Concurrency and data binding in JavaFX

Previously published on Today Software Magazine.

This month, too, we bring in your attention some technical challenges of the JavaFX world. In the second article we will discuss about concurrency and data binding.

The javafx.concurrent package manages the multithread code of the interaction with the UI and ensures that this interaction takes place in the correct thread. The package consists of the Worker interface and two basic classes, Task and Service, both of them implementing the Worker interface. The Worker interface provides the API used by a background worker which communicates with the UI. The Task class is a fully observable implementation of the java.util.concurrent. FutureTask class and it allows developers to implement synchronous tasks in the JavaFX applications. The Service class performs these tasks.

A Worker is, thus, an object working in a background thread. The state of the Worker object is observable and usable from the threads of the JavaFX application.

The lifecycle of a Worker is defined like this: when the Worker object is created, it is in the READY state. After it has been programmed for work, the Worker object makes the transition towards the SCHEDULED state. Afterwards, when the Worker object is running, its state becomes RUNNING.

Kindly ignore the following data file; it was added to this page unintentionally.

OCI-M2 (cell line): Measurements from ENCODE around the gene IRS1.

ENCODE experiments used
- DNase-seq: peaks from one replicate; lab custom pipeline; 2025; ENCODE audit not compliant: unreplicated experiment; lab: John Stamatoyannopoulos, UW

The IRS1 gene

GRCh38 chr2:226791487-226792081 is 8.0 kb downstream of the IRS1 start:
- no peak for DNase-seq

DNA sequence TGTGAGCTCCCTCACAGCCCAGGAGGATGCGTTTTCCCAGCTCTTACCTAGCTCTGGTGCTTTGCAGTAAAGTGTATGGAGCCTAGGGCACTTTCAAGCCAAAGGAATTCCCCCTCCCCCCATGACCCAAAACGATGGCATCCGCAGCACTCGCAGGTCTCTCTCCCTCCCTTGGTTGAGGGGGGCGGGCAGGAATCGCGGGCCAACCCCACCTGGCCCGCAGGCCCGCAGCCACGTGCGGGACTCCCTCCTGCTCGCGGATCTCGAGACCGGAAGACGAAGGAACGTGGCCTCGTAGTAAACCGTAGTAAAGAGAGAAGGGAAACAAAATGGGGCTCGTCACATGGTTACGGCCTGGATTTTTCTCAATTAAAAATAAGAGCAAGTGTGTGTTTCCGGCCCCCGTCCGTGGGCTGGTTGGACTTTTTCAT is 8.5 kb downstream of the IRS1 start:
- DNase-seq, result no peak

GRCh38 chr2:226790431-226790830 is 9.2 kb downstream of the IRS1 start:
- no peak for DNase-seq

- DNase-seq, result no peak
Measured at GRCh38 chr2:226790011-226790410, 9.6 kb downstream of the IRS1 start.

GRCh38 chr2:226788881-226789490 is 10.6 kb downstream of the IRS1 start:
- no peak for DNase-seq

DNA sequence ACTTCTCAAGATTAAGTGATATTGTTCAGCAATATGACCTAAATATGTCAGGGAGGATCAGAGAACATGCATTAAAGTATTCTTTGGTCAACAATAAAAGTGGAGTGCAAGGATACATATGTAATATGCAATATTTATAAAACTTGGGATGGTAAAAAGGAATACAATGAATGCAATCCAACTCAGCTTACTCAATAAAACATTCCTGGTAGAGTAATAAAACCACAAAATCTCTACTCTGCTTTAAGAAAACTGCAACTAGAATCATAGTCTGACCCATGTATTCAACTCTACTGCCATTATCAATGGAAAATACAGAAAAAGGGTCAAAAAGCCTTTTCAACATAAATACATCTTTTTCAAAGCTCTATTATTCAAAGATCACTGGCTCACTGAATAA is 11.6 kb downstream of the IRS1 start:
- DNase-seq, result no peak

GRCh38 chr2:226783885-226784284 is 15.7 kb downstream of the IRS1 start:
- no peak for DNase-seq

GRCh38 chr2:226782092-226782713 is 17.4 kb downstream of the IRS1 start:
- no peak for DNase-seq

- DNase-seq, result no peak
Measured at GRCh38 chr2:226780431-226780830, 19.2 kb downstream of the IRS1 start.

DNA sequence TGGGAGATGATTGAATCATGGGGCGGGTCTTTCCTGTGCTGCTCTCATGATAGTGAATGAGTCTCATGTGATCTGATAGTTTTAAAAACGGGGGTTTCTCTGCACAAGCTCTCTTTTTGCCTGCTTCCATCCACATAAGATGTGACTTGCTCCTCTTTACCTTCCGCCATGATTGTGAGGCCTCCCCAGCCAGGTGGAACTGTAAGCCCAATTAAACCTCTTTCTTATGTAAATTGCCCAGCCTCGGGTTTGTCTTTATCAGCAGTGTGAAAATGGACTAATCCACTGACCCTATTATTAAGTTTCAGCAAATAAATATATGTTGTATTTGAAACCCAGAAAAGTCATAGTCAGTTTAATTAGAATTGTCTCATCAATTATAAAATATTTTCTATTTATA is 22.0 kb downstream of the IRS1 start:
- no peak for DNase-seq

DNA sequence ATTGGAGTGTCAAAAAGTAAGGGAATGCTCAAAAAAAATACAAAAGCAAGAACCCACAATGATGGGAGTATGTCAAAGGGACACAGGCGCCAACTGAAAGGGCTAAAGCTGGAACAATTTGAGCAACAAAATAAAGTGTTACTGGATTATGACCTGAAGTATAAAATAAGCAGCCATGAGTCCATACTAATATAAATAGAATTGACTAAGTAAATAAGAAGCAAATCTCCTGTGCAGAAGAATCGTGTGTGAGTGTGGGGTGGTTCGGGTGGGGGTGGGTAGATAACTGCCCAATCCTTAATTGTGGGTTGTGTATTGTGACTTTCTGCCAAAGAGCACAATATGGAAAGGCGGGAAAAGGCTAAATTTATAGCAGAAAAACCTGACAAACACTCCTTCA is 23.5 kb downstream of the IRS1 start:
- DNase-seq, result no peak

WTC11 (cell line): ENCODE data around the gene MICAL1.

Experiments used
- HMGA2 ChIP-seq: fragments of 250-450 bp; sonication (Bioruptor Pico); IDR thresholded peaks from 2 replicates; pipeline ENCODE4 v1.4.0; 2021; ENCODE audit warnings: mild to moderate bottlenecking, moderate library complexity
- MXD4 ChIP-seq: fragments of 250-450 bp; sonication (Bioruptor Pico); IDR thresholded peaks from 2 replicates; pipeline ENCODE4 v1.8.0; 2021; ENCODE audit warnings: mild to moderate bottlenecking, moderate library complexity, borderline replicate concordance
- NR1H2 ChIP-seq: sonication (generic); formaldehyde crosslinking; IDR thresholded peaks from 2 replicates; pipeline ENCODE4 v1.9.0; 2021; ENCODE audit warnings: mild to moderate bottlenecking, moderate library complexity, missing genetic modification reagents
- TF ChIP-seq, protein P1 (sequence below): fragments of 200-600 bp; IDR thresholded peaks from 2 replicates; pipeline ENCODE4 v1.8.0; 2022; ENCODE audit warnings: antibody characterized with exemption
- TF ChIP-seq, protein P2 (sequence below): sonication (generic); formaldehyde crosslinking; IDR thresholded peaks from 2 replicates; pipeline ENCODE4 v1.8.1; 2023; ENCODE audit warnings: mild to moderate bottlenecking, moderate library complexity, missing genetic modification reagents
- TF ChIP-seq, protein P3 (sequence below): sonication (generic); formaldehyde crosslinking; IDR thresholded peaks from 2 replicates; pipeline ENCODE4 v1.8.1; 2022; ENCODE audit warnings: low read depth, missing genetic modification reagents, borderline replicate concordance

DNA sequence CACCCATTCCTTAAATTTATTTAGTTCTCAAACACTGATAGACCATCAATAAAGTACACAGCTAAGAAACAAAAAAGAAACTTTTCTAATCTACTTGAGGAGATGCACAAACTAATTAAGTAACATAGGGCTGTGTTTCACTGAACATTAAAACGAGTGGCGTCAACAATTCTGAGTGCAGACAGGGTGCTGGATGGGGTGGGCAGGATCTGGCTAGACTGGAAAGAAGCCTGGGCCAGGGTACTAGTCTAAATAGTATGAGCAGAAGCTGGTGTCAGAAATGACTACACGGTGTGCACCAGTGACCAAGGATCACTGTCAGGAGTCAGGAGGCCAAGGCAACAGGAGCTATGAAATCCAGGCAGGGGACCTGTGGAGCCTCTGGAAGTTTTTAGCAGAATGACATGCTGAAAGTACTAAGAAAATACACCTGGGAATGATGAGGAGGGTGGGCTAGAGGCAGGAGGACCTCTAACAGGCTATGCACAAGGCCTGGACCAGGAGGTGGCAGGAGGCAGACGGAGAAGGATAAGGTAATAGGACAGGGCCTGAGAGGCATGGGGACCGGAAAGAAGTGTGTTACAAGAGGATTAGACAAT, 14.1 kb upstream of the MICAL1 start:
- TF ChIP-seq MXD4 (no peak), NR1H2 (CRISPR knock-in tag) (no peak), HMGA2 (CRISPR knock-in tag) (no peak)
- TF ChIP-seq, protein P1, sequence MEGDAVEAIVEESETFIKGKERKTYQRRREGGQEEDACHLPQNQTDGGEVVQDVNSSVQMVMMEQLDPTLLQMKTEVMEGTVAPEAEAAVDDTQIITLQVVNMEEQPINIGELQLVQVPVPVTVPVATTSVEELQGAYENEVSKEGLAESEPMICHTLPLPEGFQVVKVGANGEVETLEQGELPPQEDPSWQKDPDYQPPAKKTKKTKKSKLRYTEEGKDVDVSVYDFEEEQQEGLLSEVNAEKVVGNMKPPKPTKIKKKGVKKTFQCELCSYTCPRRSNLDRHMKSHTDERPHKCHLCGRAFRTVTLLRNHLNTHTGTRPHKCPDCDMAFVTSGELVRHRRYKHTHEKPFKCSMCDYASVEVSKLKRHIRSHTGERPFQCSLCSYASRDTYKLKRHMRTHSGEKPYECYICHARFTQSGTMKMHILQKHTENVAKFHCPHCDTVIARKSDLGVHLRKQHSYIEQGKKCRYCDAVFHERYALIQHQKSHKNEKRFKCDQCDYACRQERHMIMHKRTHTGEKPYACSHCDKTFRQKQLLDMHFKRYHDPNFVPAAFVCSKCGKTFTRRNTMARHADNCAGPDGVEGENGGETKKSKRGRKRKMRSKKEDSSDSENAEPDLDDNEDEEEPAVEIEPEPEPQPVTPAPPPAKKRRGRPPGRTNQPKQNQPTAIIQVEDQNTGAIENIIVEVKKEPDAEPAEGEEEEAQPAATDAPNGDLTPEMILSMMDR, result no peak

Note: Even if the Worker object started immediately, without being programmed, it first passes through the SCHEDULED stage and then goes to RUNNING.

The state of the Worker object, when it has successfully performed becomes SUCCEEDED, and the value property will be set according to the result of the Worker object. Thus, if exceptions are thrown during the runtime of the Worker object, its state becomes FAILED, and the exception property is set to the type of exception that has occurred.
The Worker object can be interrupted in any state, by using the cancel () method, which sends the object into the CANCELLED state. The progress registered on the running of the Worker object may be obtained through three different properties: totalWork, workDone and progress.

The Task class can be started in one of the following ways (the first two would be preferable):

  • By using the ExecutorService API: ExecutorService.submit (task);
  • By using the method ();
  • By starting a thread with the task given as a parameter: `new Thread
    (task) .start () ;`

The Tasks are used to implement the work logic in a background thread. Firstly, we have to extend the Task class, which will overwrite the method as call(). The Task class inherits the
java.utils.concurrent.FutureTask class, which implements the Runnable interface. That is why the Task object can be used with the Executor API and can be sent to a thread as parameter.

We can call the Task object right from the (), which allows us to call this task from another thread. We will create a CounterTask class, which extends the Task class.

public class CounterTask extends Task {
    public Void call() {
        final int max = 10000000;
        updateProgress(0, max);
        for (int i = 1; i <= max; i++) {
            updateProgress(i, max);
        return null;

The call() method is invoked by the background thread; therefore, this method can manipulate states that are sure to be read or written in a background thread. For instance, manipulation the active graphical stage from the call() method will throw a runtime exception.